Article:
Heads we win, tails you lose
You could argue – as many have – that test cricket is an absurdity.
Men and women in long white trousers play for six hours, pausing for lunch and afternoon tea; men’s games can go for five days, women’s four (with no guarantee of a result at the end of it), but captains can be fined or even banned if their sides don’t bowl sufficient overs in a day’s play; the umpires can stop the game if they think the light isn’t good enough, even if both teams are happy to play on. Twice an over bowlers can propel the very hard ball at a batsman’s head at 150kph: if they hit it, nothing happens; if they mouth off at the batsman while he’s trying to regather his senses, they may be fined.
Perhaps this bundle of eccentricities explains test cricket’s appeal to literary types (P.G. Wodehouse, Harold Pinter, Lloyd Jones), theatrical types (Tim Rice, Stephen Fry, Sam Mendes), rock stars (Eric Clapton, Elton John, Mick Jagger) and politicians, from Bob Hawke on the left to John Major on the right to Robert Mugabe in whichever dark corner of the spectrum he resides.
(Mugabe once said “cricket civilises people and creates good gentlemen. I want everyone to play cricket in Zimbabwe.” You might have thought his real ambition was for everyone to starve in Zimbabwe, but there’s an echo of historian G.M. Trevelyan who opined that “if the French noblesse had been capable of playing cricket with their peasants, their chateaux would never have been burnt.”)
It’s therefore perhaps appropriate that proceedings commence with the toss of a coin, a casual, almost flippant ritual that can have major consequences. The pitch is a critical component in a five day game: some wickets are helpful to quick bowlers to begin with but then become batter-friendly, so the team fielding first gains an advantage. Some start out benign but deteriorate as the game proceeds, thus the team batting first is in the box seat.
Too often it’s a case of lose the toss, lose the game, although there are instances of captains misreading the pitch and virtually conceding the game by choosing unwisely upon winning the toss.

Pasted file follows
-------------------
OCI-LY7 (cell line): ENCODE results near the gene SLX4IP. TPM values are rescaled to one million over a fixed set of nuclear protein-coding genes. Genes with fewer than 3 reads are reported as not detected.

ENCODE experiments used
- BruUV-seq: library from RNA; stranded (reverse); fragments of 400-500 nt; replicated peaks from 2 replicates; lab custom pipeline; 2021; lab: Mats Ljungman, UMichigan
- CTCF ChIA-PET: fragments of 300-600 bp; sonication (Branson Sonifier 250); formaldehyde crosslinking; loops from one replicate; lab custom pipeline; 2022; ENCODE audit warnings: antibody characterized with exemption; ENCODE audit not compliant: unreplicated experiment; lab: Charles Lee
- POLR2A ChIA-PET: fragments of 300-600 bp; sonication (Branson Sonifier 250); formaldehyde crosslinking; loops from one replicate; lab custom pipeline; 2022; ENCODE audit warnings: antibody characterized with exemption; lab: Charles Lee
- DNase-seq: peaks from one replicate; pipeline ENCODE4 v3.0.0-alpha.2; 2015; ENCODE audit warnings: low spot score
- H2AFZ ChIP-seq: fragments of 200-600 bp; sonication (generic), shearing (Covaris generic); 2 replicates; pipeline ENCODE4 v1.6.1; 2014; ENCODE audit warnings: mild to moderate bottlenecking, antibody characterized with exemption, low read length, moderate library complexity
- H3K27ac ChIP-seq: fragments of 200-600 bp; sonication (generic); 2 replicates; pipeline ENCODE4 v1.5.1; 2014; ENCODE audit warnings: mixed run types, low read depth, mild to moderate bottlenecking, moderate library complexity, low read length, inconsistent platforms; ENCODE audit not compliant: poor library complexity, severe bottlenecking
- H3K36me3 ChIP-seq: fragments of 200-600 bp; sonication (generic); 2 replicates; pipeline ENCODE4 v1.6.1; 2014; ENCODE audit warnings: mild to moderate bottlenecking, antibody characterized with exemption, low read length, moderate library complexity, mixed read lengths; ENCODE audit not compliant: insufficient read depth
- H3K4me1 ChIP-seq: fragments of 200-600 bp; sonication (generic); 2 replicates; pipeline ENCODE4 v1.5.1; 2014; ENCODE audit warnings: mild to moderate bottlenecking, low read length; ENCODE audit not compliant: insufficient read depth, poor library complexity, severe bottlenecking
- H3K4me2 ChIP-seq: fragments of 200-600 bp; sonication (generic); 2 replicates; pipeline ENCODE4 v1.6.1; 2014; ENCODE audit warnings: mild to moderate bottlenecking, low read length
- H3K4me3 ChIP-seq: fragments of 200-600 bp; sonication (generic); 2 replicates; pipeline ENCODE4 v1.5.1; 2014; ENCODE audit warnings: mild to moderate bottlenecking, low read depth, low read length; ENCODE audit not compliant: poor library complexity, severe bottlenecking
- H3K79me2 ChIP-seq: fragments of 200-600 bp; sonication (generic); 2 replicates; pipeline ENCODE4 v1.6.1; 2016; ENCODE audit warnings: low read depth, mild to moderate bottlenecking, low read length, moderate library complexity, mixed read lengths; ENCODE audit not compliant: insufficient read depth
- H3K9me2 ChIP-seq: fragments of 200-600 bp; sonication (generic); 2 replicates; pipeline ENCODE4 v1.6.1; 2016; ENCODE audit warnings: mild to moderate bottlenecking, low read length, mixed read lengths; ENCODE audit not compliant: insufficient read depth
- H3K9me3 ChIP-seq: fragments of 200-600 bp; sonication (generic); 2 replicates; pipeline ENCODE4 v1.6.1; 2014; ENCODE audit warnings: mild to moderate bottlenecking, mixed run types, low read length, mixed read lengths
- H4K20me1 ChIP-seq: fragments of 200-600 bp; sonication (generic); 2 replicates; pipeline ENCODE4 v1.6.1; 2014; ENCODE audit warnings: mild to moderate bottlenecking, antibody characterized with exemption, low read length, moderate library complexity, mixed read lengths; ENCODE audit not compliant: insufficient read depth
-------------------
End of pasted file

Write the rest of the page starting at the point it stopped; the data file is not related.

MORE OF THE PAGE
Even though it means pure luck may determine the outcome, the toss has rarely been challenged, presumably on the basis that there has to be some way of deciding which team bats first and that’s as good as any. Now, however, former Australian captain Ricky Ponting has called for the toss to disappear from test cricket to make life easier for visiting teams. He argues that if the away team automatically gets to choose whether to bat or bowl, it will dissuade the hosts from preparing wickets that suit them and/or don’t suit the visitors.
Recent results tend to confirm that the combination of winning the toss and familiar if not favourable conditions confers a significant if not insurmountable advantage. In the last three Ashes series played in England, the home team has won the toss ten out of 15 times and won all three series.
Another way of evening things up would be to allow the team that loses the toss to make one post-toss change to its starting line-up to align its personnel with the pitch conditions. Thus if the wicket is expected to take spin as the game goes on, the team losing the toss and having to field first and bat last when conditions will be at their most difficult could go for the attacking option of bringing in a second spinner or the defensive option of bolstering its batting strength.
This article originally appeared in the New Zealand Listener.